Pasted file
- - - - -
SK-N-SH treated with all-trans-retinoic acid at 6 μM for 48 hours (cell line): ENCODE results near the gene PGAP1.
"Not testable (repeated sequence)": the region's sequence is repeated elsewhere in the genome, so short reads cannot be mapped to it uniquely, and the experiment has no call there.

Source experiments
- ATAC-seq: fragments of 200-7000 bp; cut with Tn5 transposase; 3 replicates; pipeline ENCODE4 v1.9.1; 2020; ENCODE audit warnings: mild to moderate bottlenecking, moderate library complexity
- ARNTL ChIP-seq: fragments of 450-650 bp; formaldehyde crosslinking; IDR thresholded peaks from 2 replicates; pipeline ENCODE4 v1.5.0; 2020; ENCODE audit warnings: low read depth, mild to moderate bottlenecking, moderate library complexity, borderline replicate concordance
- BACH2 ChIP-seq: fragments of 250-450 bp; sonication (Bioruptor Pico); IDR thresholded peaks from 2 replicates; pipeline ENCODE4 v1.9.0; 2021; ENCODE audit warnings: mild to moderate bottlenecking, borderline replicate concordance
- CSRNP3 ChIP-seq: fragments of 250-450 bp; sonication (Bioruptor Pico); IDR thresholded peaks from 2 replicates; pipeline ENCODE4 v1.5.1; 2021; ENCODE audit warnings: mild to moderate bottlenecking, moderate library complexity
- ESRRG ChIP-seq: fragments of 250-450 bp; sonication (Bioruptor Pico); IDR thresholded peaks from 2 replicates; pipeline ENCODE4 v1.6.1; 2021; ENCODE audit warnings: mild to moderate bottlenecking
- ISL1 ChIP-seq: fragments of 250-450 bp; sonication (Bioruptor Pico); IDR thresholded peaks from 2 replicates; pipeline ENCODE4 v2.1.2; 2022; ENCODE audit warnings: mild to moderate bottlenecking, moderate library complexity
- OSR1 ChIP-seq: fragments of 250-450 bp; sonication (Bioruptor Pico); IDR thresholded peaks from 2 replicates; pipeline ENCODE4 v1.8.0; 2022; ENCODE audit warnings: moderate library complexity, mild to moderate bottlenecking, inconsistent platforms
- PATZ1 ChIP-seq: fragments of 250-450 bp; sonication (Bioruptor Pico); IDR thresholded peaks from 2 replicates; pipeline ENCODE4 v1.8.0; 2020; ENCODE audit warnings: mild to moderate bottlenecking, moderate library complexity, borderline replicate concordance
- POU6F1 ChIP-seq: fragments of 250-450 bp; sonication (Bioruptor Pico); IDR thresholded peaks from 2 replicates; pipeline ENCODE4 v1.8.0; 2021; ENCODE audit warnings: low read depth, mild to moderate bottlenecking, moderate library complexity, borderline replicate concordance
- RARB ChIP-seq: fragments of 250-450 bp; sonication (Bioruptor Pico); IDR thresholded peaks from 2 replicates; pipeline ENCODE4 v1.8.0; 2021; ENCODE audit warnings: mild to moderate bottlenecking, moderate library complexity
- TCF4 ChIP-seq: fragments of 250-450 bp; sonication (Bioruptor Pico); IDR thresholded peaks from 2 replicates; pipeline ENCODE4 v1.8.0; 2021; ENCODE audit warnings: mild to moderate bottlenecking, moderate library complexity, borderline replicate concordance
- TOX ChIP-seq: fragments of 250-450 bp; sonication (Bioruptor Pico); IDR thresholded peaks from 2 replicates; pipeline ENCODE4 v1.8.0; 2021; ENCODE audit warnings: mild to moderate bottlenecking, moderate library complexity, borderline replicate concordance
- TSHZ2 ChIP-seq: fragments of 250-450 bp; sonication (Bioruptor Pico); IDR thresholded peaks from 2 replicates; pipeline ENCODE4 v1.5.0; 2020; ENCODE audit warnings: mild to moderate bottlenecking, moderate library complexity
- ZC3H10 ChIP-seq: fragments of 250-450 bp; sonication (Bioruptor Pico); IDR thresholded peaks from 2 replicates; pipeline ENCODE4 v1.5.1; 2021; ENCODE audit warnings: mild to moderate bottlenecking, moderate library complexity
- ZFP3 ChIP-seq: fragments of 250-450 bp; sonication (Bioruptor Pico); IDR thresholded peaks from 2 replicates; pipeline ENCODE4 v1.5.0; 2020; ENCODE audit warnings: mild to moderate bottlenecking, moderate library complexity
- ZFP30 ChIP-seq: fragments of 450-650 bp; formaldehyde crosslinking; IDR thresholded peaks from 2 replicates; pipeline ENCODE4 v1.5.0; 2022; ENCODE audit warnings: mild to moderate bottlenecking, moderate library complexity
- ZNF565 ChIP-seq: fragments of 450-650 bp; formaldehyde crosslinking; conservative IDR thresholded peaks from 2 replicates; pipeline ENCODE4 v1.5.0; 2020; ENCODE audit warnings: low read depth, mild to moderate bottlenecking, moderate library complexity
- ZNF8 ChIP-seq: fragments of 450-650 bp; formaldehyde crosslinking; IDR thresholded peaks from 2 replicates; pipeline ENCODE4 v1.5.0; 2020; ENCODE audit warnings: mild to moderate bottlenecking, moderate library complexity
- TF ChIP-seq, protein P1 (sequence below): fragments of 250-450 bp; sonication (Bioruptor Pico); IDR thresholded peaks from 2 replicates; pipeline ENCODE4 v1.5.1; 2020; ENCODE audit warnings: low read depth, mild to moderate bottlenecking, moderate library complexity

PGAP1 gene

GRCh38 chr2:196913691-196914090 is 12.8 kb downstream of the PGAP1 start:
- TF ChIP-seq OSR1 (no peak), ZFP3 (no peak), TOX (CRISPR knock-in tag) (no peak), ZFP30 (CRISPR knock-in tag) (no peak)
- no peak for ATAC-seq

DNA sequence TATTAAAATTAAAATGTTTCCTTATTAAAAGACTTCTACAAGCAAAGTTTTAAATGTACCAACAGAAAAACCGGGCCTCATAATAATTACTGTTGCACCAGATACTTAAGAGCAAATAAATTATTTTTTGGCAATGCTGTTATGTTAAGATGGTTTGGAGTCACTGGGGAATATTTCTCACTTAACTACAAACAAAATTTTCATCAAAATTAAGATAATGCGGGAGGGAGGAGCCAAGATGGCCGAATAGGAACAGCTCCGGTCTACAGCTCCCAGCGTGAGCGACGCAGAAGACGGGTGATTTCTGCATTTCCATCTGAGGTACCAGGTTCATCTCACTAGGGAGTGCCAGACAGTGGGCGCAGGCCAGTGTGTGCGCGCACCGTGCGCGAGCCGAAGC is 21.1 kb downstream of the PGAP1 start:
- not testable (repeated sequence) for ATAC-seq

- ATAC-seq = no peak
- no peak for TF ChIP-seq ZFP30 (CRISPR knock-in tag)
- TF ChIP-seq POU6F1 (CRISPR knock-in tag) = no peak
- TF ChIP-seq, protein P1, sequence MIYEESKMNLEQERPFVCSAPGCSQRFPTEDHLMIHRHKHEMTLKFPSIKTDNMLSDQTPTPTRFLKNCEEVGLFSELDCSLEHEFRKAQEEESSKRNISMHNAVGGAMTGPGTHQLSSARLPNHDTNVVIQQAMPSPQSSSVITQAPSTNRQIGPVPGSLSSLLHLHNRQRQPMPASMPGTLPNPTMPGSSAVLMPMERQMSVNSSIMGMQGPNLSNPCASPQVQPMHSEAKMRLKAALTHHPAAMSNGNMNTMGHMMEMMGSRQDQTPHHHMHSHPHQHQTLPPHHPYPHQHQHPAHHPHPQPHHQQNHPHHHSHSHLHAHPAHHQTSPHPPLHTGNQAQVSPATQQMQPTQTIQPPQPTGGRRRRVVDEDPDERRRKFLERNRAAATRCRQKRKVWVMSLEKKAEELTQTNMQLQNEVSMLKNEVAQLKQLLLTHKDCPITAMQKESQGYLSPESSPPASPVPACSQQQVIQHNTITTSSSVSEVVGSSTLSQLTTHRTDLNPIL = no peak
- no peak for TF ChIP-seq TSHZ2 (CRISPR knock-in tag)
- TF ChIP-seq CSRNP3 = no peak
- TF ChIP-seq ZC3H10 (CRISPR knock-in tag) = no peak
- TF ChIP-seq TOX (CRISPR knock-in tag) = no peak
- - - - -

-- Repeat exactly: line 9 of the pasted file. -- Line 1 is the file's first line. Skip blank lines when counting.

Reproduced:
- ISL1 ChIP-seq: fragments of 250-450 bp; sonication (Bioruptor Pico); IDR thresholded peaks from 2 replicates; pipeline ENCODE4 v2.1.2; 2022; ENCODE audit warnings: mild to moderate bottlenecking, moderate library complexity